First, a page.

Here is some food for thought on just what the draw stroke should be for those who carry for defense.

Like many of you, I spent years perfecting my “combat draw” in the static world of the Modern Technique. I prided myself on being able to perform a perfect Five Step Presentation and hit the head box from seven yards in under a second. Front sight, compressed surprise break, fluidly fast with no wasted movement. Text book. I shot 500 rounds a day five days a week. Starting with my hand on the gun I could do it in under a half second! (twice as slow as Bob Munden). I practiced so much I got tennis elbow in both elbows. I was a perfect example of “You don’t know what you don’t know.” I thought I was preparing myself for the fight. But I was wrong. Now I know. At least, I know more now than then, and now I think about the draw stroke from an entirely different perspective.

Let’s review a few foundational concepts from the Combative Technique. There are two types of gunfights: Proactive and Reactive. The tactical principle which determines where on the spectrum between these two your fight falls is Initiative. There are two priorities in a gunfight: Not getting shot, and stopping the threat with effective hits. Which of these two priorities is most important depends on how much initiative is in your favor. For the sniper whose presence is unknown by his target, initiative is fully in his favor. When he decides to take the shot all his focus is on making the hit, as he has little worry of being shot. On the other end of the spectrum, if you look up to see a drawn gun pointed at you with sinister intention, and your hand is not even on your gun, initiative is with your enemy and all your focus in that moment needs to be on not getting shot. How does one keep from getting shot? MOVE!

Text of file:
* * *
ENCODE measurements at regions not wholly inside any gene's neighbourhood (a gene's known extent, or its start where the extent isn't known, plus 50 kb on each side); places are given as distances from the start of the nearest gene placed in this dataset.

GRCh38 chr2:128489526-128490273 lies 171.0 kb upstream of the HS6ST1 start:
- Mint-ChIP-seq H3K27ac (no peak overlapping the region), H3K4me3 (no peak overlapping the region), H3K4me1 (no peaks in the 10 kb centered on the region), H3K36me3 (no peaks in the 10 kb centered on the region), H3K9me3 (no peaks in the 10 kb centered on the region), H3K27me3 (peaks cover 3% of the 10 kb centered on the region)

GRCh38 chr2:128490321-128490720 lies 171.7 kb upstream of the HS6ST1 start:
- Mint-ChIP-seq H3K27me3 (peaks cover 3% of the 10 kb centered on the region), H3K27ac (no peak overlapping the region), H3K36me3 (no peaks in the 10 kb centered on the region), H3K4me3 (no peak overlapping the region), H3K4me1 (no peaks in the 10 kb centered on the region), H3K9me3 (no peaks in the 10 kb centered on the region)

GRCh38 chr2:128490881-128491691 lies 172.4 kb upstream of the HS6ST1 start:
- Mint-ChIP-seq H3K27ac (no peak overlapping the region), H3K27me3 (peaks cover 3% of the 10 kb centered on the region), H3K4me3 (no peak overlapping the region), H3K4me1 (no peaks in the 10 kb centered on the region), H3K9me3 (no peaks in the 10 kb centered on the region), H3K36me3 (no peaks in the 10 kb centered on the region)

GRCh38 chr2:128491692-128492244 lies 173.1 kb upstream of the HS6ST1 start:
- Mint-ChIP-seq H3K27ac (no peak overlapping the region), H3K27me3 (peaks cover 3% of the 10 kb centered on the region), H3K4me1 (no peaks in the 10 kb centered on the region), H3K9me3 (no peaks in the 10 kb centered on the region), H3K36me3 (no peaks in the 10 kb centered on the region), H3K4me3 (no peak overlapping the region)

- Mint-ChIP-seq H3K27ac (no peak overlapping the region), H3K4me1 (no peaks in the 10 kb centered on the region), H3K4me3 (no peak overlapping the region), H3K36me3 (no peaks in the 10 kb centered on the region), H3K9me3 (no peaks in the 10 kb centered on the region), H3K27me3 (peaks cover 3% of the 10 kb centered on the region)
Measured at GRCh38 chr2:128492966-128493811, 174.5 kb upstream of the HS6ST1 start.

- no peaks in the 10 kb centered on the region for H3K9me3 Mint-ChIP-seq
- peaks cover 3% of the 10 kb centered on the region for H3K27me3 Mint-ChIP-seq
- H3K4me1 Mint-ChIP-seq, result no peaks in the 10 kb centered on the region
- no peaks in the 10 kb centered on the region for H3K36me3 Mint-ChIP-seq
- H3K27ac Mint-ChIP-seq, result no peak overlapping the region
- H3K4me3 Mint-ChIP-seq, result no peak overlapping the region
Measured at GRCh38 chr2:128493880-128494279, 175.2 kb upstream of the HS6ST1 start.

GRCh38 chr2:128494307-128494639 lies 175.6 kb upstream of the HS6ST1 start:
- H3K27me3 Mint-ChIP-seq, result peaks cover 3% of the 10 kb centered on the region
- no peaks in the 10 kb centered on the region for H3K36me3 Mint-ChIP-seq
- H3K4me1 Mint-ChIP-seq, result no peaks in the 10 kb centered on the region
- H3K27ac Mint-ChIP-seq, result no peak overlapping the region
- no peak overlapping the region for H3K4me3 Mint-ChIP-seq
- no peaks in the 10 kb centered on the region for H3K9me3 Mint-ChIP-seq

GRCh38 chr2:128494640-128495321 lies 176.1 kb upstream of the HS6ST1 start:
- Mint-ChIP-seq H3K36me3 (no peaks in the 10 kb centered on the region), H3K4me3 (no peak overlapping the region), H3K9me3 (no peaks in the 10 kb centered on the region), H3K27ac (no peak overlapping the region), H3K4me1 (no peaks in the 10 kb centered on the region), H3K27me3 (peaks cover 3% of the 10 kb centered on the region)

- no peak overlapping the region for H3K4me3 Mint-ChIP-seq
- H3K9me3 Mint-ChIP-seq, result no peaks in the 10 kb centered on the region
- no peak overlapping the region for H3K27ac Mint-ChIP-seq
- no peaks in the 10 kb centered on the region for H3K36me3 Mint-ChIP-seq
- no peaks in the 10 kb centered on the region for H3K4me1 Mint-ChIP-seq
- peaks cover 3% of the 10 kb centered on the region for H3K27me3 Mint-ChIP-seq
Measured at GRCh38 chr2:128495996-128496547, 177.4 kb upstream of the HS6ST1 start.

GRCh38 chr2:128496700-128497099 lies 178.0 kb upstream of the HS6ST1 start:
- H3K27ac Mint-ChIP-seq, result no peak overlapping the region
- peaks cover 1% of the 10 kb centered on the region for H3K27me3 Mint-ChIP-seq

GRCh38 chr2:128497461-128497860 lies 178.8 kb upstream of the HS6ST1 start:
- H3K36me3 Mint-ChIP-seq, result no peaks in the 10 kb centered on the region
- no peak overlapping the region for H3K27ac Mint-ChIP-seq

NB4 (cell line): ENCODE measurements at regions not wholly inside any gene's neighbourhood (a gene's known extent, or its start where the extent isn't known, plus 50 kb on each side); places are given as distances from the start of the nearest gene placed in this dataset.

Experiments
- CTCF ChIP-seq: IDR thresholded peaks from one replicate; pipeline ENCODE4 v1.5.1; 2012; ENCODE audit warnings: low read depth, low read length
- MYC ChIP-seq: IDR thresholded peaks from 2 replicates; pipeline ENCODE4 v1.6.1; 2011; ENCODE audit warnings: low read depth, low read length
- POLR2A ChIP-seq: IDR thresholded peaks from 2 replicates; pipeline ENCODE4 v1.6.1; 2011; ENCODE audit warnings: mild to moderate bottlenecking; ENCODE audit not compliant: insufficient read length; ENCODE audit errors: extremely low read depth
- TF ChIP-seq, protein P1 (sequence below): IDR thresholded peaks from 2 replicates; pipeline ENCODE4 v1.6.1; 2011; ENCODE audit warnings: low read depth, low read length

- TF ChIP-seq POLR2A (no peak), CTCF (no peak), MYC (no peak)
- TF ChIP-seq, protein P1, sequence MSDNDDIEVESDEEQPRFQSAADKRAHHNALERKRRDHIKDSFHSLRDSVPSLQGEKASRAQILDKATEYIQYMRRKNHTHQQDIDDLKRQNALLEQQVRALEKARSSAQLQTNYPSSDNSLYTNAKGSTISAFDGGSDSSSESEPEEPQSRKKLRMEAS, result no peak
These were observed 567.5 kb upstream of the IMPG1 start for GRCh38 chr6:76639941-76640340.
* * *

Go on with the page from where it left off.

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WARRIOR TALK NEWS - The Reactive Draw Stroke